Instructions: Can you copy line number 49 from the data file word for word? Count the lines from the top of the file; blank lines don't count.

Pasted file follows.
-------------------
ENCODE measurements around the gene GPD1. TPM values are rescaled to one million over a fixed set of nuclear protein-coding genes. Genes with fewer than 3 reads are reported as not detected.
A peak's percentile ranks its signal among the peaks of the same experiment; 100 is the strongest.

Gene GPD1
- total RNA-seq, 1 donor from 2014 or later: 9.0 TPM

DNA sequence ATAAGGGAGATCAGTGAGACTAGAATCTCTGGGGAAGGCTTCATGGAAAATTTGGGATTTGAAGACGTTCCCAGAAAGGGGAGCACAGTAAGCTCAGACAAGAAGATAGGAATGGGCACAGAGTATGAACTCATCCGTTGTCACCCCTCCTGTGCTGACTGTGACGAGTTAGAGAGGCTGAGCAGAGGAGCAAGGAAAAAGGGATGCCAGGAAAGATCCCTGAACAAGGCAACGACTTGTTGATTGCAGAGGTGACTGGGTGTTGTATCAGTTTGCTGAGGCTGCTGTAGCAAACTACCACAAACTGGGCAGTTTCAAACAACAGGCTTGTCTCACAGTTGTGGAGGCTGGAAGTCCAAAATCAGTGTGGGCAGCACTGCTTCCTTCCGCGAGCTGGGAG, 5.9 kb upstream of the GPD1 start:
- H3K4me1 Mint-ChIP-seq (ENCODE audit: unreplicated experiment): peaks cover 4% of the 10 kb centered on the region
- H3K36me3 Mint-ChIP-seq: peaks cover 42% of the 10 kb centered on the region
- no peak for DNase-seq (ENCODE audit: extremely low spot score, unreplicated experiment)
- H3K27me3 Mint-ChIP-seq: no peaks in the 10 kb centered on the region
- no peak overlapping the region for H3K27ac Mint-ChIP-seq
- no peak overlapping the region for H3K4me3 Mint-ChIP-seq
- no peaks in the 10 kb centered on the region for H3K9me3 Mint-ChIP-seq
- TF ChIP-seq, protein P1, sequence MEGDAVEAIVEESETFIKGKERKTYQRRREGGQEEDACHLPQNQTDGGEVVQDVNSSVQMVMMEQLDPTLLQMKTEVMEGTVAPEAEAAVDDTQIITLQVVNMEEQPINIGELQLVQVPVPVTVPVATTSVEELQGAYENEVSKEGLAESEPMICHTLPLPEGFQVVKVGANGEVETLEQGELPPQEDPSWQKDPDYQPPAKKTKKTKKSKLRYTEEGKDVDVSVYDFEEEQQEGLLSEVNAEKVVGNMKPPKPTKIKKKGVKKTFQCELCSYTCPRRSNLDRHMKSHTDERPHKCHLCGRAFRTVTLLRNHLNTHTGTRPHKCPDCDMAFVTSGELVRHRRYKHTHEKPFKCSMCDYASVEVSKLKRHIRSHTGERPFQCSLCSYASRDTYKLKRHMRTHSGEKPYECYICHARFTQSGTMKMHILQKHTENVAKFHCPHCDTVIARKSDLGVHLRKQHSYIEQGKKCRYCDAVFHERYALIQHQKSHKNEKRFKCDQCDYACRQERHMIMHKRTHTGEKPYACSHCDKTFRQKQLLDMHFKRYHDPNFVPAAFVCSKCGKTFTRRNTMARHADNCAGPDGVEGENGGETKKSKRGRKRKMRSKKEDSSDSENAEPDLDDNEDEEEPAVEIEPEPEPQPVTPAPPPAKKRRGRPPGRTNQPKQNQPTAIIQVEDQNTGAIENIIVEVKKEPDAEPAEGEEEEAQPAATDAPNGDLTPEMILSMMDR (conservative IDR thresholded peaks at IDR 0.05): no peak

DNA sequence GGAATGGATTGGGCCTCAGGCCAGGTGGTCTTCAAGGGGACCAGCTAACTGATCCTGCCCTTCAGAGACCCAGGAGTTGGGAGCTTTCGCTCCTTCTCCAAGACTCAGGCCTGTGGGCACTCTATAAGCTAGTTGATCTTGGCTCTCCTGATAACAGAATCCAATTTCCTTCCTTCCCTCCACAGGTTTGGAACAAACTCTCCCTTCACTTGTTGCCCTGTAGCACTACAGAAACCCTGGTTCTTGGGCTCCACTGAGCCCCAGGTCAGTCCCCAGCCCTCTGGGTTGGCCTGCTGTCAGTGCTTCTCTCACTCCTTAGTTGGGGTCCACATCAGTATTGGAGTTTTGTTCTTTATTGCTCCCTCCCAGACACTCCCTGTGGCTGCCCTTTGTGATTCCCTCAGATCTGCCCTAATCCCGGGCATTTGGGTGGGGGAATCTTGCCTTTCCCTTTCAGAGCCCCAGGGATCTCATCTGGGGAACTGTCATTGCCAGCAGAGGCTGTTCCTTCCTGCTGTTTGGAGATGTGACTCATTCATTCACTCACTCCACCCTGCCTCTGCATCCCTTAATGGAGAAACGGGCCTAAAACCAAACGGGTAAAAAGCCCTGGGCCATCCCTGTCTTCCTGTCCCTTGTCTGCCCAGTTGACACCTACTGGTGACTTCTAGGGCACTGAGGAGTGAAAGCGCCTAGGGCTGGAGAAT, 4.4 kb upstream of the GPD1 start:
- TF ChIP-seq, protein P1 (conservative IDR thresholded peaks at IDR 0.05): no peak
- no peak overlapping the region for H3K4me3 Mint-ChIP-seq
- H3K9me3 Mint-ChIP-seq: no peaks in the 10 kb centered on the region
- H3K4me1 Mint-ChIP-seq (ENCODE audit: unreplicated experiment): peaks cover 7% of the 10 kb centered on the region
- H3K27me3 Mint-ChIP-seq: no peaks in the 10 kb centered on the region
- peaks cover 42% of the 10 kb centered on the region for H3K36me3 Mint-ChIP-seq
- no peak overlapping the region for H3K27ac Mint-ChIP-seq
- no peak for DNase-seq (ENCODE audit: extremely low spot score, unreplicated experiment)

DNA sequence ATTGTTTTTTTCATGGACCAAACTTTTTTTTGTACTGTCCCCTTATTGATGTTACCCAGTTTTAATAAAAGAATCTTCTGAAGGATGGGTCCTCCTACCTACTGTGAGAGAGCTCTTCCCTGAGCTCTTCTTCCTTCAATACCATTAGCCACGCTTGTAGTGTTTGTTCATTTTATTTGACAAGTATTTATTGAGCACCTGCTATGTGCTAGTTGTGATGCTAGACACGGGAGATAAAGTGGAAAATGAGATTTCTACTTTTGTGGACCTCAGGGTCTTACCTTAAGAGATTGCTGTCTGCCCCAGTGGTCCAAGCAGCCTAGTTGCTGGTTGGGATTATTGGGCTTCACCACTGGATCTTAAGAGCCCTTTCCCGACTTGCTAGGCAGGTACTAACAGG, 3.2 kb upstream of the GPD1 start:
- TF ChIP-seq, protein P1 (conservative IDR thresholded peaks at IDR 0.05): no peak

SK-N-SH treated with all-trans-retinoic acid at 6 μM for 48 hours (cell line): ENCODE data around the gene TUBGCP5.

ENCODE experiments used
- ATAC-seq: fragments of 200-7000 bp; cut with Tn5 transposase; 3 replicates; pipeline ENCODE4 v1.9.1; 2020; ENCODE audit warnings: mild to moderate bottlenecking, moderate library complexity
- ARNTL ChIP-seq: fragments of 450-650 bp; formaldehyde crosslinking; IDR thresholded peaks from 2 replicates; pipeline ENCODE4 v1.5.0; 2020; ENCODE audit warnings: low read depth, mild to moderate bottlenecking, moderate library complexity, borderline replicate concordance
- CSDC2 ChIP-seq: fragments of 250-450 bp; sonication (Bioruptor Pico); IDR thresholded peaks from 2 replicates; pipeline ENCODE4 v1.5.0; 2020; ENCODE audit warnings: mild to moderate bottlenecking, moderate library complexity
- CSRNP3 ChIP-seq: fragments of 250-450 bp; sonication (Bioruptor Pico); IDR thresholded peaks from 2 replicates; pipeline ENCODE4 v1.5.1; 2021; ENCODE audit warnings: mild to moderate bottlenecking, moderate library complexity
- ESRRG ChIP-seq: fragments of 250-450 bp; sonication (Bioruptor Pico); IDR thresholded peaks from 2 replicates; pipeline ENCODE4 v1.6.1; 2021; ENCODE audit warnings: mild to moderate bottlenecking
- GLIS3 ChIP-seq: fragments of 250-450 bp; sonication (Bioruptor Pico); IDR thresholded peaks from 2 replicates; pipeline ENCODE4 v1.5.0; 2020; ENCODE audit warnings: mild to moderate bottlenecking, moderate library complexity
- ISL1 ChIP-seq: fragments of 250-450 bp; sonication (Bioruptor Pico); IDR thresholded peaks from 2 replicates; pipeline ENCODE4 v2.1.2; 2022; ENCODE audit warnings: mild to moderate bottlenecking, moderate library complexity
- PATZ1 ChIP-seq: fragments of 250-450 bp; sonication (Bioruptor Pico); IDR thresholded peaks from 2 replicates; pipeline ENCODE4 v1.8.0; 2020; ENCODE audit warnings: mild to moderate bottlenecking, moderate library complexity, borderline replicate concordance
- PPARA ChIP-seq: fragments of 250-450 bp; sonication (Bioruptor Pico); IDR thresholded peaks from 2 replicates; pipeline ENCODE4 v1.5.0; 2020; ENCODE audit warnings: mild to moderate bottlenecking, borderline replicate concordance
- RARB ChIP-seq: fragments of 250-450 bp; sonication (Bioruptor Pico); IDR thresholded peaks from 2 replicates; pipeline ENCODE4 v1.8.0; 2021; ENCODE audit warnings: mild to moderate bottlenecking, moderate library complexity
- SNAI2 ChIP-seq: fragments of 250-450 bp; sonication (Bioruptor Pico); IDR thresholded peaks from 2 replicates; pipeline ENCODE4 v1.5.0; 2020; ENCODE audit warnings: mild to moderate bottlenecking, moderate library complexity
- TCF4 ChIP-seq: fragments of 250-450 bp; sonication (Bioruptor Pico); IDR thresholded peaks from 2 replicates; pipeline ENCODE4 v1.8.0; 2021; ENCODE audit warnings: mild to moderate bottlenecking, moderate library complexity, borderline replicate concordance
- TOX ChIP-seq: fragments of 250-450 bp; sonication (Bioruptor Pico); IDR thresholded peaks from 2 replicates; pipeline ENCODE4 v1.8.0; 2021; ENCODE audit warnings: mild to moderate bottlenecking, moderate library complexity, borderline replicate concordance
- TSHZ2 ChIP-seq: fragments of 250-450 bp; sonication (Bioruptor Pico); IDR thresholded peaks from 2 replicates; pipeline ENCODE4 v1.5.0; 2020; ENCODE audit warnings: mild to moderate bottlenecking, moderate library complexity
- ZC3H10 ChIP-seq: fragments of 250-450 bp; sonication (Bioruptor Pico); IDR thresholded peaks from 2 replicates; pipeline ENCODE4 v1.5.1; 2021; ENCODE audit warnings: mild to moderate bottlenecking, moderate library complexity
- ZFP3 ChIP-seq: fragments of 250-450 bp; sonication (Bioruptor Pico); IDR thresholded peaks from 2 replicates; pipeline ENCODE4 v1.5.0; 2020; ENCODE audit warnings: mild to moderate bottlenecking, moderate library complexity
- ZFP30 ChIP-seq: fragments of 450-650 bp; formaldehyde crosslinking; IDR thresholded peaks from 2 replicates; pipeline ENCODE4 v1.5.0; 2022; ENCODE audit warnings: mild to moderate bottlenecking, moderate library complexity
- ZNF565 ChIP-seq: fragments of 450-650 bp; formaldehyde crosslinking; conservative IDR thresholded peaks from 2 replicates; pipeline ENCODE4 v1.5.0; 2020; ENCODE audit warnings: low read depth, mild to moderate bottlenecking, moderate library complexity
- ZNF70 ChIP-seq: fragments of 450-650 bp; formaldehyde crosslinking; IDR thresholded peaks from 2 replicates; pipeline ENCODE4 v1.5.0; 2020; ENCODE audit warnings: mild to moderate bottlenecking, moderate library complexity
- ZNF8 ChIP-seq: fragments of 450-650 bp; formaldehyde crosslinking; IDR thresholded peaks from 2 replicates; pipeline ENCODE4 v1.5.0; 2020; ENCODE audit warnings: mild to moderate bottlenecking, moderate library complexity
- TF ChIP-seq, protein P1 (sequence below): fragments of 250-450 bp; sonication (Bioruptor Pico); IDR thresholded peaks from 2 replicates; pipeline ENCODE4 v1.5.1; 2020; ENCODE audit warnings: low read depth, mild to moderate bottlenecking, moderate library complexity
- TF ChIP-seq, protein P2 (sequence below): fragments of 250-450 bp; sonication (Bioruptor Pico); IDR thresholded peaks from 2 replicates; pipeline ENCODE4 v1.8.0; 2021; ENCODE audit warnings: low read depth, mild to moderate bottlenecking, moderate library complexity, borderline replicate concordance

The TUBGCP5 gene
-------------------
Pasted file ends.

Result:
The TUBGCP5 gene